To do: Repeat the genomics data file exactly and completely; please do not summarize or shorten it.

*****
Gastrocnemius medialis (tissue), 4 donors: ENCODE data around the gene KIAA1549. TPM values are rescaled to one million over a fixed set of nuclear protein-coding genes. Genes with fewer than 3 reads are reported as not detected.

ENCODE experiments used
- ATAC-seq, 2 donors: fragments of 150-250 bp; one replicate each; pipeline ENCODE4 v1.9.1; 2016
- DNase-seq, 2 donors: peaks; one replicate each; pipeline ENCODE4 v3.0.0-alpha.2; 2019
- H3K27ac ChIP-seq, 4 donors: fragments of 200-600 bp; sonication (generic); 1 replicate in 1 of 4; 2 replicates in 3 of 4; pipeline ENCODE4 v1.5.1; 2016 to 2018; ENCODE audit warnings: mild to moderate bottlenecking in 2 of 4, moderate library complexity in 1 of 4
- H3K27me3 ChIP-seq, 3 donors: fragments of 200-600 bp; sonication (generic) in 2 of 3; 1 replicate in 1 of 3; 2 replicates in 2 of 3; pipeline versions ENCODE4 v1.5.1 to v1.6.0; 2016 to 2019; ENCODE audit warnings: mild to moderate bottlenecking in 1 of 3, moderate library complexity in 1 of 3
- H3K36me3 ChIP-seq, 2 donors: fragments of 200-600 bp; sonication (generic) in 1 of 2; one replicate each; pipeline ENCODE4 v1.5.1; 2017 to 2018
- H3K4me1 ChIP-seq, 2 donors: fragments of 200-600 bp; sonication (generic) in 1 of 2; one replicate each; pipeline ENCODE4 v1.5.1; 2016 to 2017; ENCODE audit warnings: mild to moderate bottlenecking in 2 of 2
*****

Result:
Gastrocnemius medialis (tissue), 4 donors: ENCODE data around the gene KIAA1549. TPM values are rescaled to one million over a fixed set of nuclear protein-coding genes. Genes with fewer than 3 reads are reported as not detected.

ENCODE experiments used
- ATAC-seq, 2 donors: fragments of 150-250 bp; one replicate each; pipeline ENCODE4 v1.9.1; 2016
- DNase-seq, 2 donors: peaks; one replicate each; pipeline ENCODE4 v3.0.0-alpha.2; 2019
- H3K27ac ChIP-seq, 4 donors: fragments of 200-600 bp; sonication (generic); 1 replicate in 1 of 4; 2 replicates in 3 of 4; pipeline ENCODE4 v1.5.1; 2016 to 2018; ENCODE audit warnings: mild to moderate bottlenecking in 2 of 4, moderate library complexity in 1 of 4
- H3K27me3 ChIP-seq, 3 donors: fragments of 200-600 bp; sonication (generic) in 2 of 3; 1 replicate in 1 of 3; 2 replicates in 2 of 3; pipeline versions ENCODE4 v1.5.1 to v1.6.0; 2016 to 2019; ENCODE audit warnings: mild to moderate bottlenecking in 1 of 3, moderate library complexity in 1 of 3
- H3K36me3 ChIP-seq, 2 donors: fragments of 200-600 bp; sonication (generic) in 1 of 2; one replicate each; pipeline ENCODE4 v1.5.1; 2017 to 2018
- H3K4me1 ChIP-seq, 2 donors: fragments of 200-600 bp; sonication (generic) in 1 of 2; one replicate each; pipeline ENCODE4 v1.5.1; 2016 to 2017; ENCODE audit warnings: mild to moderate bottlenecking in 2 of 2